this. They actually accused him of teaching this damnable lie. Paul says “...we are being slanderously reported as saying” this, “and... some claim that we say” this. That is an old trick. Put words in your opponent’s mouth. Try to make inferences from what he says that he would never make. There were some who actually said that the apostles taught, “Let us do evil, that good may result.” But the apostles never taught that. That was nothing more than a conclusion, a damnable inference. These objectors were trying to say, “Good ends, justify sinful means.”
But what’s wrong with that conclusion? I’m sure you’ve heard this statement before, “The ends justifies the means.” This statement has been used to excuse all manner of sin and wickedness, in the name of a good result in the end. Police will sometimes break the law and walk all over a person’s rights in order to bring someone to justice. They’ll do a search of a house, without a search warrant, and then they’ll lie to cover their tracks, all in the name of bringing criminals to justice in the end. But this principle is not right and it’s not drawn from the teaching of God’s Word.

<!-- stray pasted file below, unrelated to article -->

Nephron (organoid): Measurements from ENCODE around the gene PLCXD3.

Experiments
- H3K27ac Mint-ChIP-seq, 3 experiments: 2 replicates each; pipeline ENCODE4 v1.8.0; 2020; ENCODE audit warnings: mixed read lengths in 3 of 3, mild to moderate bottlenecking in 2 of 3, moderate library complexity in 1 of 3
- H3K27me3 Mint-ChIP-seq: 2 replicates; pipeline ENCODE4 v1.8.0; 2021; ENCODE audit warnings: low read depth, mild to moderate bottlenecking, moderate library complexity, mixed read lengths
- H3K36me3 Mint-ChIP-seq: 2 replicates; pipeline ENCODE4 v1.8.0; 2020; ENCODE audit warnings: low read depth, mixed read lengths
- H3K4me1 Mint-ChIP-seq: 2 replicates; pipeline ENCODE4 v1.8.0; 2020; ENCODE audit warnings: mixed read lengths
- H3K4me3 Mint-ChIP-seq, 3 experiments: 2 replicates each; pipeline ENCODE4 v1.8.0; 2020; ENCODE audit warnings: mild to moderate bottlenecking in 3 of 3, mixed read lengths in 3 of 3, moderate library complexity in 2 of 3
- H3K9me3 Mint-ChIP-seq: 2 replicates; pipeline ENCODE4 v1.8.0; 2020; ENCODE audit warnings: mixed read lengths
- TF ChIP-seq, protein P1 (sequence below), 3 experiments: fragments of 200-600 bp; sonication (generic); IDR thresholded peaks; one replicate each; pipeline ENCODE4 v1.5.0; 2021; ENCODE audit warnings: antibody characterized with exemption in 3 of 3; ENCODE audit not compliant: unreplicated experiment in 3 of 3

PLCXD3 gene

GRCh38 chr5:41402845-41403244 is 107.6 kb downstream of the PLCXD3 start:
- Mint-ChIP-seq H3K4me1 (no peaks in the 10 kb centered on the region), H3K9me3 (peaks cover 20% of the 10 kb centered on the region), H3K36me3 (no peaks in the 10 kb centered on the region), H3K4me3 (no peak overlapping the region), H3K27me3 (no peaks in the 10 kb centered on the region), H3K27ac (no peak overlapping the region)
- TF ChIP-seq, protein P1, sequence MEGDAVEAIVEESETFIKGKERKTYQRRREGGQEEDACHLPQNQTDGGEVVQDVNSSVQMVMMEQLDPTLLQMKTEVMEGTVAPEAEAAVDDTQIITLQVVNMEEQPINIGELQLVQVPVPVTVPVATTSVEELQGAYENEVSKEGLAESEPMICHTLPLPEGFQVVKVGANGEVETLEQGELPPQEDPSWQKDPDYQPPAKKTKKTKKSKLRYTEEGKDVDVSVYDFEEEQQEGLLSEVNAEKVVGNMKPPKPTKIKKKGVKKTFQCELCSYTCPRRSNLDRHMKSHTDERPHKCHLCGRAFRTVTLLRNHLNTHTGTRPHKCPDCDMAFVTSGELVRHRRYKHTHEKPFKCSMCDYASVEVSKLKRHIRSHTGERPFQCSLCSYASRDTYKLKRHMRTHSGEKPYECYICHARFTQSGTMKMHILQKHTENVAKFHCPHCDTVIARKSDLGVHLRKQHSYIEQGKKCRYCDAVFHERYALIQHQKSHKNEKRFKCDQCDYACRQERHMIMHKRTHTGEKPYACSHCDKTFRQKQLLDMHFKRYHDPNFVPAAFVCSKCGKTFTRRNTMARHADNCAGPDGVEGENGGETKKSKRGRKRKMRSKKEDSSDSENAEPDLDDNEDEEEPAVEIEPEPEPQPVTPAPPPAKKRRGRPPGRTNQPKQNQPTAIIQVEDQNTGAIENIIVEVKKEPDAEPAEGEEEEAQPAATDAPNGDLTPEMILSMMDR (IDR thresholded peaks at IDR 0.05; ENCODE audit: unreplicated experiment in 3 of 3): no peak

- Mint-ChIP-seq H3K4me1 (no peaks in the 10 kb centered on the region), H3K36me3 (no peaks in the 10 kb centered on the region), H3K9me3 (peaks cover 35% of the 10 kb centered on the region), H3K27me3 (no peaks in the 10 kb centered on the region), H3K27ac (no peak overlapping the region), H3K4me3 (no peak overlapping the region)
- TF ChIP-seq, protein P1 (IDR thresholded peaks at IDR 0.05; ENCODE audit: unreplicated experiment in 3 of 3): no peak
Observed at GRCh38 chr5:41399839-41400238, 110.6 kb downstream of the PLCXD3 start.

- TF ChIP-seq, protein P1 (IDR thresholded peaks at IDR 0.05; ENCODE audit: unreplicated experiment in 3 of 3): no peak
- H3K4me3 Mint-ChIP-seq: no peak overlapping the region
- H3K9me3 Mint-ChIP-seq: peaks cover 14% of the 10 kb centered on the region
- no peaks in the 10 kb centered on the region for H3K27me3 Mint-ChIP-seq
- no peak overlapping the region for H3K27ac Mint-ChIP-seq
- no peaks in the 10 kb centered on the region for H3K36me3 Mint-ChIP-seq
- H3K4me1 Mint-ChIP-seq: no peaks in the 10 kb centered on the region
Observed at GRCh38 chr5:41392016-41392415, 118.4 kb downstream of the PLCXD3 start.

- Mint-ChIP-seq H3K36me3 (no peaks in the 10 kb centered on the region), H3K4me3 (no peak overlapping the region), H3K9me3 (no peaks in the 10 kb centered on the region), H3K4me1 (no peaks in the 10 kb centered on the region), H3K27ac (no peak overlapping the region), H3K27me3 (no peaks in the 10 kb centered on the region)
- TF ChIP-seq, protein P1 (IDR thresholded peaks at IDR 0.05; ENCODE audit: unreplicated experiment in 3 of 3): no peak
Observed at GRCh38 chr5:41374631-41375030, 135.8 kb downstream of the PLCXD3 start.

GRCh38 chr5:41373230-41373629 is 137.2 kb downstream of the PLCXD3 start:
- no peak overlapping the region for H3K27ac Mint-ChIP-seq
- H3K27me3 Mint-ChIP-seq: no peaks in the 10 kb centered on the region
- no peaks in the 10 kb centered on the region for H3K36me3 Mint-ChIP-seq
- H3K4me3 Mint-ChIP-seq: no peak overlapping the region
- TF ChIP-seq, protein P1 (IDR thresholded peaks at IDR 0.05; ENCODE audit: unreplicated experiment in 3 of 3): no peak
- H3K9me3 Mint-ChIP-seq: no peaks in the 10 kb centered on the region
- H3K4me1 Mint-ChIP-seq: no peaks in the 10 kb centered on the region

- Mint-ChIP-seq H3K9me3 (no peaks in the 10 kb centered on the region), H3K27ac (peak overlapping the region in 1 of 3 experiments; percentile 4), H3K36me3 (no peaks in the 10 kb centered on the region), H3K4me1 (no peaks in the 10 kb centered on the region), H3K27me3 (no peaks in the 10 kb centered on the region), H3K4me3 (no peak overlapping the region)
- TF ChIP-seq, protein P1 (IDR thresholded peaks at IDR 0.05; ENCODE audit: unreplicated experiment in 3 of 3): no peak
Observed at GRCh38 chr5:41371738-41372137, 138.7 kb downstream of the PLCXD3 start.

In the first place, those who draw this inference do not present the matter quite correctly. They say, “My falsehood enhances God’s truthfulness and so increases his glory.”
That’s not quite correct. They make a little mistake here. But that little mistake happens to be a rather serious error. Their premise, upon which they draw these inferences, is not quite true.